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Building apps to brighten futures
15 May 2012
Set a class of first-year undergraduates loose on an android application development platform and the results can be both inspiring and surprising. Ele Cooper talks to Dr Graham Roberts and Dr Dean Mohamedally to find out more.
Image courtesy of the UCL Faculty of Engineering
The number of mobile applications available to download is growing every day, allowing multinational and one-man operations alike to make eye-watering amounts of money. Developers are using technology to give the public everything from genuinely useful tools (think Next Bus London) to the phenomenally successful and equally time-wasting Angry Birds – and the ability to use app-building software is becoming increasingly important to employers.
In September 2011, keen to innovate not only alongside but in partnership with industry, UCL’s Department of Computer Science made mobile application development a core component of its undergraduate programme. Explaining the decision, Dr Graham Roberts, Computer Sciences’ Director of Studies and Departmental Tutor, says, “The world’s changing. Mobile application development is now a major aspect of software development – some people are even talking about the post-PC era.”
But this atmosphere of innovation and rapid change is not confined to the world of technology. Higher education is also in a state of flux, with the traditionally accepted methods of teaching and learning facing their first serious challenge in hundreds of years. “It’s quite clear that the way students want to learn is changing,” says Roberts. “Lecture-based teaching is becoming less and less appropriate.”
As part of a wider effort to introduce more problem-based learning and group work, Roberts and his colleague Dr Dean Mohamedally, Senior Teaching Fellow and Director of the MSc group projects in Software Systems Engineering (SSE) and Financial Systems Engineering (FSE), decided to ask 2011-2012’s first-year undergraduates to build an app with their classmates in their very first term - an idea they had already had great success with on the MSc programmes. They were met with enthusiasm and some surprising results.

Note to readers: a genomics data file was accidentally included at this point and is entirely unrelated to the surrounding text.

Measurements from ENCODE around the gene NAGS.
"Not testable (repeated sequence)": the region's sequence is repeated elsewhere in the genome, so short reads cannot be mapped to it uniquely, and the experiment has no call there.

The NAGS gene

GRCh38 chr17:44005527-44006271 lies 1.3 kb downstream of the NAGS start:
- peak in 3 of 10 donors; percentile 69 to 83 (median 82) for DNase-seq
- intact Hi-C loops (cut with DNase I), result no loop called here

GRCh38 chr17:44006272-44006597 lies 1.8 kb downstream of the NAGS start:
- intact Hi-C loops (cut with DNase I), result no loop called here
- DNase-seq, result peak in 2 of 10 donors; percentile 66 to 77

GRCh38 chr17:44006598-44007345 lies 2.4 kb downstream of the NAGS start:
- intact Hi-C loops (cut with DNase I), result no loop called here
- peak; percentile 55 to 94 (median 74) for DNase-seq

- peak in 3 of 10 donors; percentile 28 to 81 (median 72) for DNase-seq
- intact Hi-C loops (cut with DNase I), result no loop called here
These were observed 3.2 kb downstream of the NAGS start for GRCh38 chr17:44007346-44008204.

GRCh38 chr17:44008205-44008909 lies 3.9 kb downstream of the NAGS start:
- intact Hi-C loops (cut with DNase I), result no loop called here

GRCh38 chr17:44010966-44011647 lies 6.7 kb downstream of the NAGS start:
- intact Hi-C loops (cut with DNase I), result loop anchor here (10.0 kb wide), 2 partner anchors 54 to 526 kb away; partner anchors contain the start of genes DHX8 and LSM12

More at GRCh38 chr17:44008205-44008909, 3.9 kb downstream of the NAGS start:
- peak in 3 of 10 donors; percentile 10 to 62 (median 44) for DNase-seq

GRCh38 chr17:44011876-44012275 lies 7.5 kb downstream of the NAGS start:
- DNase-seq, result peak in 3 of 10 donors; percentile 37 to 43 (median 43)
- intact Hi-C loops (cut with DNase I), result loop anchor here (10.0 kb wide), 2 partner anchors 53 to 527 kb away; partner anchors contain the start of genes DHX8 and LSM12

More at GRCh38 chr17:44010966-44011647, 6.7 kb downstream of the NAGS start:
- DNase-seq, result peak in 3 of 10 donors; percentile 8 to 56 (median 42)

A new way of learning
At the beginning of the course, the tutors gave their students a set of basic starter materials and then tasked them with working out how to use an android platform through experimentation and research. The students’ understanding has come on in leaps and bounds since then, and the teachers have experienced a similar learning curve. Says Mohamedally, “I often see students doing obscure things which I had thought there was no rationale for teaching. Then they’ll show me how they’re relevant and my teaching materials grow.”
Both Roberts and Mohamedally report that the two-way interaction they now enjoy with students has led to a more positive teaching and learning experience for all parties.
The department’s stringent selection process ensures that every student is engaged with the subject matter and eager to learn – in fact, Mohamedally says that students regularly ask him for extra assignments. Some have even requested projects to work on over the summer holiday. “Those that really want to push themselves are completely able to do so. They’re no longer constrained by ‘big lecture’ boundaries,” he says.
"Learning about apps gives me a lot of new ideas and stimulates my creativity, encouraging me to push the boundaries of what apps can do. As the market is still growing, learning about apps also opens up opportunities for my future career."
Duc Anh Khu, Computer Science student
The first-year project takes students through the entire process of creating an app, from requirement capture and design to building, testing and final deployment. This model of learning – beginning with an idea and ending up with a tangible product – has been so successful that the department is now looking to use it in other modules.
A key element in the app-building project’s success has been allowing students to learn from their own mistakes. Roberts says, “In programming, nothing works first time round, and you learn more from making mistakes and fixing errors than you do from just getting something working immediately. It’s like detective work; students begin to develop strategies for problem-solving. It may be called ‘Computer Science’ but really it’s much more of a craft.”
Part of the beauty of building applications is that they have the potential to enjoy real popularity and widespread adoption. One of Roberts’ past students created the UCL iMap application, which allows users to navigate the university campus using their mobile handsets, as part of their final-year project. “As well as the actual development, it involved liaising with the relevant UCL people to obtain permission to use the logo, negotiating the app store process, ensuring that it met their standards and so on,” says Roberts.